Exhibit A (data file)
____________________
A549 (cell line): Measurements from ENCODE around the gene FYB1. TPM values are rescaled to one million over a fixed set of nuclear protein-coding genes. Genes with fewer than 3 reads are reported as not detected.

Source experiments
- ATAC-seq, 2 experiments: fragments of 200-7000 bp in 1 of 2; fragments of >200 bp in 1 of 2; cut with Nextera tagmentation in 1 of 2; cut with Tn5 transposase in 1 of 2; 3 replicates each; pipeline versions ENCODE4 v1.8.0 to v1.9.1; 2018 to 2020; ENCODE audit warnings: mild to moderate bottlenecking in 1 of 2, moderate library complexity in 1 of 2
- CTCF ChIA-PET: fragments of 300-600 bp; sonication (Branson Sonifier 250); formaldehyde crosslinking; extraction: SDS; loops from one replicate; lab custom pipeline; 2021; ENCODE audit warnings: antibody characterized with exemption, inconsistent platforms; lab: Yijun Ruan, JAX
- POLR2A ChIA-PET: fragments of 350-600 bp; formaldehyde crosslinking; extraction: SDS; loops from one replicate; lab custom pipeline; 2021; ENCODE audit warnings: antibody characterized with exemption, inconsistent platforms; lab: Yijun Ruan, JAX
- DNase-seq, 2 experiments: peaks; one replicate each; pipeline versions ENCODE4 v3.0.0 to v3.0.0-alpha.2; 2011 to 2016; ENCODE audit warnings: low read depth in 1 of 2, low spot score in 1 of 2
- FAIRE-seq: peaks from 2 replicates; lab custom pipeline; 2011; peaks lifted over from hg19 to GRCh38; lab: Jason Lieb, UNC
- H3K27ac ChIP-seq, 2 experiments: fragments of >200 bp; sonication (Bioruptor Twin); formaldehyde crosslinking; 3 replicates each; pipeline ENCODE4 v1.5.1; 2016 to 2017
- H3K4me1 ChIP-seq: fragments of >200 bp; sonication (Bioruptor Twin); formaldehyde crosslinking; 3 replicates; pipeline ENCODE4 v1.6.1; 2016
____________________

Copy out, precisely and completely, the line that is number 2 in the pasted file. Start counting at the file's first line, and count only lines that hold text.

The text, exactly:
Source experiments